For the standard outline of my research, please help yourself to a copy of my CV which includes a full publication list. For more detail, I list below a few of my papers (and my thesis). Preprints of all my work are available on the arXiv.
Graduate students who find the topics of these papers interesting are warmly encouraged to discuss potential thesis work with me, although for the moment I consider myself fully-engaged with advisees.
Selected Publications and Preprints
(Joint w/ George Andrews.) Schmidt-type theorems for partitions with uncounted parts. Schmidt's theorem states that the number of partitions into distinct parts, wherein we only count partitions in odd-indexed places, has the same generating function as the normally-weighted partitions. This theorem can be substantially generalized, to periodic but otherwise arbitrary subsets of parts being counted, being identified with sets of colored partitions or multipartitions. This may be a useful technique for establishing sum-product q-series identities.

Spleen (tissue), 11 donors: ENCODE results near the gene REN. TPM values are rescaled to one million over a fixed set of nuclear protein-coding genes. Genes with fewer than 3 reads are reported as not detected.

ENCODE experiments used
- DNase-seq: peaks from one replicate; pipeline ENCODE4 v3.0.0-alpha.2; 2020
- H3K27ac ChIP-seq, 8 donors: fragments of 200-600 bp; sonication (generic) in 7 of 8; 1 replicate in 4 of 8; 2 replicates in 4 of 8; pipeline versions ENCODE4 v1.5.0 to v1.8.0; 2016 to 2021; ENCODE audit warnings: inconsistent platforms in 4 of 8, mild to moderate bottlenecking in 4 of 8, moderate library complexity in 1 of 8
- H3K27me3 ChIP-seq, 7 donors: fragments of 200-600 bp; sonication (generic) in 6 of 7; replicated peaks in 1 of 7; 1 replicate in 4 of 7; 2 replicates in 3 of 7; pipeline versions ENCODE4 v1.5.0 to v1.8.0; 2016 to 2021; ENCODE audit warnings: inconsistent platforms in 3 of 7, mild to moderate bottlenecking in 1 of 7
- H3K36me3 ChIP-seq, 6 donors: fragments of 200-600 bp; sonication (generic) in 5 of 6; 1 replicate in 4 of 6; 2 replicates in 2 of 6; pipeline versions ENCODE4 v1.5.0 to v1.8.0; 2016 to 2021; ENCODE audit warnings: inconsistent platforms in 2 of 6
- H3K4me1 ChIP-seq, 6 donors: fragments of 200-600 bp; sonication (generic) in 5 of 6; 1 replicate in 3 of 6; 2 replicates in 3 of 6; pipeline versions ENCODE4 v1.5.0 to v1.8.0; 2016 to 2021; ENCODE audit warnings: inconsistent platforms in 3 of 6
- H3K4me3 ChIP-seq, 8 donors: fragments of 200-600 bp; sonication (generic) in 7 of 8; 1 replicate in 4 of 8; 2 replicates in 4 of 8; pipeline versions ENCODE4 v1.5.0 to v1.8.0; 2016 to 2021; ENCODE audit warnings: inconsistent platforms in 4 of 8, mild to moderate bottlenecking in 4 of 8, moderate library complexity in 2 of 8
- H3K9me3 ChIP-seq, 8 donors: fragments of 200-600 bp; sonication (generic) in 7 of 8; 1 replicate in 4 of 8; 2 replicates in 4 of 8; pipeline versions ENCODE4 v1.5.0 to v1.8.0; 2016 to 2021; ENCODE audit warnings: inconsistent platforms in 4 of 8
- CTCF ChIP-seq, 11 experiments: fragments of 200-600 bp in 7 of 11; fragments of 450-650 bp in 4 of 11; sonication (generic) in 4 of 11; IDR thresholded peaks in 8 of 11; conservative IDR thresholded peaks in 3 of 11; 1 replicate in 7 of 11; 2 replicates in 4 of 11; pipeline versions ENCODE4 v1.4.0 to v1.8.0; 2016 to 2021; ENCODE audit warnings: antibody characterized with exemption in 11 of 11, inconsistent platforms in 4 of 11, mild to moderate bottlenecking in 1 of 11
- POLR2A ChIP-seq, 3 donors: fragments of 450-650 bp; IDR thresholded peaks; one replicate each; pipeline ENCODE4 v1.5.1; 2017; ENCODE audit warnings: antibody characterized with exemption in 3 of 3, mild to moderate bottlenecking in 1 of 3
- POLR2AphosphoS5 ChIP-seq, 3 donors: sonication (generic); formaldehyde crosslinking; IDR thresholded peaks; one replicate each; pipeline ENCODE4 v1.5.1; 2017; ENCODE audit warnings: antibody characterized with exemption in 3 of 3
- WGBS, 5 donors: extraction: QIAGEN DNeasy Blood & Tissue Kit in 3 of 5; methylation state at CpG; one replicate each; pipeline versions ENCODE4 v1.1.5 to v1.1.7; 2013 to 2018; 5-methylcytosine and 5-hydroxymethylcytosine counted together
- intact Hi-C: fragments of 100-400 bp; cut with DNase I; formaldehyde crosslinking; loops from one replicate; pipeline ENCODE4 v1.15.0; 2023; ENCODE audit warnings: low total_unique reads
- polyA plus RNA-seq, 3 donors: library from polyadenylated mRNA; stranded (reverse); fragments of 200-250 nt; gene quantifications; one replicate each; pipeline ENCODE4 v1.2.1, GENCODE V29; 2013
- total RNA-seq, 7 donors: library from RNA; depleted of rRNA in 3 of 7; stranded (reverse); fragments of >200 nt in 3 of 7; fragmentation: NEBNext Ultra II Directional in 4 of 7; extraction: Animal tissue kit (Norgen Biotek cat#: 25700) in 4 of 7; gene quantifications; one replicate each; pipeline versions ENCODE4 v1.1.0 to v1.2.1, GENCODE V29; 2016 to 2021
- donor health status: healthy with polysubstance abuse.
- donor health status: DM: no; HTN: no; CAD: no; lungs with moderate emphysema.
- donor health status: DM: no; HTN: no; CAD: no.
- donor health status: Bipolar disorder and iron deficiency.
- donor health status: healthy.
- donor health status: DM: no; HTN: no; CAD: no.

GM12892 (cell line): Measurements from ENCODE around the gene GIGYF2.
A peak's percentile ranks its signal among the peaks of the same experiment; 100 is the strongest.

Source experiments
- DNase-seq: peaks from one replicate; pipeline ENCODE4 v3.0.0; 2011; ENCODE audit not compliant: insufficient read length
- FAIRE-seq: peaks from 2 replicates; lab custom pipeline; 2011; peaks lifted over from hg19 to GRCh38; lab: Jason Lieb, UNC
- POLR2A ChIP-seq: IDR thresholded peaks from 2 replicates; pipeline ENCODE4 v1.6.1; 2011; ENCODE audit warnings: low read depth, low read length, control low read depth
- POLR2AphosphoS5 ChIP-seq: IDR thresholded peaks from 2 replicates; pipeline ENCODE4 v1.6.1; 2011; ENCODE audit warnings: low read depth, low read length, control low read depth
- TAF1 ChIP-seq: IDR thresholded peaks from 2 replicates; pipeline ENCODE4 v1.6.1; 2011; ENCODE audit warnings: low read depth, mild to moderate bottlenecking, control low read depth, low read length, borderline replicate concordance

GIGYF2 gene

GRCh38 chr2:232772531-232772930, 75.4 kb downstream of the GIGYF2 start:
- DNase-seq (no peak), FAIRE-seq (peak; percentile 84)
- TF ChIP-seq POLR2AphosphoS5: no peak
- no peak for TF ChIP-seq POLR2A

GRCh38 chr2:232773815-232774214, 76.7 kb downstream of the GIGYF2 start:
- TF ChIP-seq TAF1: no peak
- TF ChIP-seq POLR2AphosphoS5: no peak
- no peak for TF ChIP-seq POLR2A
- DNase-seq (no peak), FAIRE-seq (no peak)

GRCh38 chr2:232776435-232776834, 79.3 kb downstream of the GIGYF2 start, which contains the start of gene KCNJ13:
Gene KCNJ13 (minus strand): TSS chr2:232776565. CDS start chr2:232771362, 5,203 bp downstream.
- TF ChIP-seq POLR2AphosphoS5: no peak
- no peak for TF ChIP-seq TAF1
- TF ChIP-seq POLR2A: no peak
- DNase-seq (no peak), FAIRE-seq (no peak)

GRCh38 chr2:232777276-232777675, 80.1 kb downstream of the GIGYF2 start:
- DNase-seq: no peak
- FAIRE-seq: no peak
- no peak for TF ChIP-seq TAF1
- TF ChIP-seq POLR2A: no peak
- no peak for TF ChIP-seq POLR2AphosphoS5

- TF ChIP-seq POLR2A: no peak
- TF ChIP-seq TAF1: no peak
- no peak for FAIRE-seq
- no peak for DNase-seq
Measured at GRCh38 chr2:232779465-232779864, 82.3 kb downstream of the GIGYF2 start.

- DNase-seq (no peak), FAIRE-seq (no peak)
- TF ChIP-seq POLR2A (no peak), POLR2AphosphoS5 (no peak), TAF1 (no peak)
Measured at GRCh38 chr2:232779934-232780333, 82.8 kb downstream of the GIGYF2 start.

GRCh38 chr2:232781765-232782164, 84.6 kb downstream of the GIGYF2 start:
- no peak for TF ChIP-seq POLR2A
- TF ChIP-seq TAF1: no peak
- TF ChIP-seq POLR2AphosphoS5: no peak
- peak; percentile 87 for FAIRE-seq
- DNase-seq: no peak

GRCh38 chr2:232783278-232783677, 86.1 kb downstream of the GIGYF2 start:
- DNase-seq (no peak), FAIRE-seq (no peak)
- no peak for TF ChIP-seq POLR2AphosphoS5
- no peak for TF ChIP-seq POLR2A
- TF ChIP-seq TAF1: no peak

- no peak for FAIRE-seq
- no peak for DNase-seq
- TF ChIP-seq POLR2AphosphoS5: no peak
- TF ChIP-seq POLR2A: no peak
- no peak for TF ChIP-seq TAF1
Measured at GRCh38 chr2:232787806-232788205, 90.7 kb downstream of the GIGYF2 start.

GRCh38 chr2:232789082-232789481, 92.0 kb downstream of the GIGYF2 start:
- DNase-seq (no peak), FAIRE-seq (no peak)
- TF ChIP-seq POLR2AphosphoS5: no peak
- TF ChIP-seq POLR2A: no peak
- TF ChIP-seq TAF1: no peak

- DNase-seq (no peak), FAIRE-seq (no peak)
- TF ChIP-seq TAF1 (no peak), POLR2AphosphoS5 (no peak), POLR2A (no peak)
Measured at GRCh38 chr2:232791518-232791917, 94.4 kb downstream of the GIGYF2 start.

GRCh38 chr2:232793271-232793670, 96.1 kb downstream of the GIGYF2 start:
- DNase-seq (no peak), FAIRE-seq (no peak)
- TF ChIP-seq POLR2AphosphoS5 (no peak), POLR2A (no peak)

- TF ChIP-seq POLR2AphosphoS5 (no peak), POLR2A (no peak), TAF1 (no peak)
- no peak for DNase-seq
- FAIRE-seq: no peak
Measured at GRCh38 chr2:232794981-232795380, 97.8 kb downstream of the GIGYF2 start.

Families of major index distributions: closed forms and unimodality. Proving that the major index of 321-avoiding permutations is distributed unimodally among permutations of a given length spurs observations on potential refinements of Stanley's q-analogue of the Frame-Robinson-Thrall formula for the major index of standard Young Tableaux by adding descents. These turn out to be connected to Schur polynomials, possibly in deeper ways than have currently been discovered.